Show simple item record

dc.contributor.authorGhani, Anwarul
dc.date.accessioned2010-04-06T21:12:12Z
dc.date.available2010-04-06T21:12:12Z
dc.date.issued1989
dc.identifier.urihttps://hdl.handle.net/10182/1588
dc.description.abstractAn open system of incubation was developed to measure sulphur mineralisation in a wide range of New Zealand soils. During 10 weeks of incubation at 30°C, the amount of sulphur mineralised varied from 2.9 to 26.8 µg sulphur g⁻¹ soil (3.4 to 32.2 kg ha⁻¹). In an attempt to explain the variation in sulphur mineralisation between soils correlations were examined between the amounts of mineralised-SO₄²⁻and some Individual soil chemical properties. C-bonded forms of sulphur (C-S) in soils showed the best single factor correlation with the amounts of mineralised- SO₄²⁻and this relationship was able to account for up to 63% of the variation in mineralised- SO₄²⁻between the soils. These findings were further supported by a series of experiments in which C-bonded sulphur was identified as a major contributor to mineralised- SO₄²⁻. The best multiple correlation was obtained from the combination of C-bonded sulphur and the C:N ratio of the soil and this relationship accounted for 71 % of the variation In sulphur mineralisation between the soils. The dichotomous model of soil sulphur cycling as proposed by McGill and Cole (1981) was tested by altering the amounts of readily available C, N and S in the soil. Addition of C to soils resulted a significant decrease in the mineralisation of C-bonded forms of sulphur. This would suggest that mineralisation of C-bonded forms of sulphur is controlled by the availability of metabolisable C in soils. In addition, this study showed that soil micro-organisms could mineralise C-bonded sulphur to satisfy their sulphur or possibly nitrogen requirements. It was also found that In the presence of low levels of SO₄²⁻ increased microbial activity (where C was added) did not necessarily result in the mineralisation of HI-reducible forms of sulphur. In most cases, microbes apparently selectively mineralised more C-bonded than HI-reducible forms of sulphur. Sulphur-35 was used as a tracer both in a carrier-free form and with sulphate as a carrier to examine the cycling of sulphur in a closed incubation system. Soil treatment prior to the addition of sulphur-35 I.e. preconditioning, air-drying or adding glucose showed marked differences In the rate of sulphur-35 incorporation into the soil and also affected the nature of the sulphur-35 Incorporation into organic fractions. Recovery of sulphur-35 in the microbial biomass showed that a considerable amount of sulphur Is incorporated through the biomass. In some cases the amount of sulphur cycled through the biomass reached 90% of the total Incorporation. Addition of sulphate as carrier decreased the amount of sulphur-35 Incorporation. Reincubation of the labelled soil, where sulphur-35 was incorporated into organic fractions during the original Incubation showed that the longer the sulphur remained In organic fractions the less it was mineralised. A technique was developed to remove the HI-reducible sulphur from the soil organic sulphur fraction. The method effectively removed more than 98% of the HI-reducible sulphur from the soil. Such a separation enabled the study of sulphur mineralisation characteristics from C-bonded sulphur. In a field experiment, the effects of seasonal variation on sulphate and microbial biomass-S levels in soils were assessed. Attempts were made to explain these variations through changes in rainfall and temperature. The amounts of sulphur held in microbial biomass tissues was higher in the autumn and summer seasons compared to winter season.en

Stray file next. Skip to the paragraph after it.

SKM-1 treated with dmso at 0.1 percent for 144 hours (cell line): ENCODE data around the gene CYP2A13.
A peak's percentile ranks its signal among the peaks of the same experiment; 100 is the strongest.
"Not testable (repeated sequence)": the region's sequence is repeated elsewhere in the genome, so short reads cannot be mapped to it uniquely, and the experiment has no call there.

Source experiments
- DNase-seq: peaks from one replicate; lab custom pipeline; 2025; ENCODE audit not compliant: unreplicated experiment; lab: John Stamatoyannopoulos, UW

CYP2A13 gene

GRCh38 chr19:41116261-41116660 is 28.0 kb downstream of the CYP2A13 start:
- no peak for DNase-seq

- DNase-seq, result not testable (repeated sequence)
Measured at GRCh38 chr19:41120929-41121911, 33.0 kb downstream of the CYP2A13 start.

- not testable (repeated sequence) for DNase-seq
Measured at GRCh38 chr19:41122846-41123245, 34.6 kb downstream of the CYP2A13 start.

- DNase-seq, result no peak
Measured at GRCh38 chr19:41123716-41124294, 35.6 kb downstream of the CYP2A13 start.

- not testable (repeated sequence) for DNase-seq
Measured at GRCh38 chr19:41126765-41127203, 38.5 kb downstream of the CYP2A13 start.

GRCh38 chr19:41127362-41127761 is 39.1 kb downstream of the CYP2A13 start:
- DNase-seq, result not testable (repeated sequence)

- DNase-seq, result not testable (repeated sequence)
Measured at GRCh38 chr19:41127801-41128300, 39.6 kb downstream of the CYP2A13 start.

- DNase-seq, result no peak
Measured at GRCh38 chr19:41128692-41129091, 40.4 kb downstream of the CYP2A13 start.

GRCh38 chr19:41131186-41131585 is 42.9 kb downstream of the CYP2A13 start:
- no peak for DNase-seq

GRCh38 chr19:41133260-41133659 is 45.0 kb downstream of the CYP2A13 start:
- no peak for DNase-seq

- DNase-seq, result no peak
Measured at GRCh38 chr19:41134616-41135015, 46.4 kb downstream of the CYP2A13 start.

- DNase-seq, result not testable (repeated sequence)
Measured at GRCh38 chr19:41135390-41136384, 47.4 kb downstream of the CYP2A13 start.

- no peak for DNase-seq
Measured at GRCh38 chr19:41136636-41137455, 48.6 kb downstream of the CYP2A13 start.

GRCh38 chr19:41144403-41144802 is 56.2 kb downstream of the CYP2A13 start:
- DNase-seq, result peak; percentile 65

dc.language.isoenen
dc.publisherLincoln College, University of Canterburyen
dc.rights.urihttps://researcharchive.lincoln.ac.nz/page/rights
dc.subjectsulphuren
dc.subjectsulphur mineralisationen
dc.subjectplant growthen
dc.subjectopen incubationen
dc.subjectclosed incubationen
dc.subjectC-bonded sulphuren
dc.subjectmicrobial biomassen
dc.titleRole of organic sulphur in supplying sulphate for plant growthen
dc.typeThesisen
thesis.degree.grantorUniversity of Canterburyen
thesis.degree.levelDoctoralen
thesis.degree.nameDoctor of Philosophyen
dc.subject.marsdenFields of Research::300000 Agricultural, Veterinary and Environmental Sciences::300100 Soil and Water Sciences::300102 Soil biologyen
dc.subject.marsdenFields of Research::300000 Agricultural, Veterinary and Environmental Sciences::300200 Crop and Pasture Production::300205 Agronomyen
dc.subject.marsdenFields of Research::300000 Agricultural, Veterinary and Environmental Sciences::300200 Crop and Pasture Production::300201 Plant biochemistry and physiologyen
lu.thesis.supervisorMclaren, Ron
lu.thesis.supervisorSwift, Roger
lu.contributor.unitDepartment of Soil and Physical Sciencesen


Files in this item

Default Thumbnail
Default Thumbnail

This item appears in the following Collection(s)

Show simple item record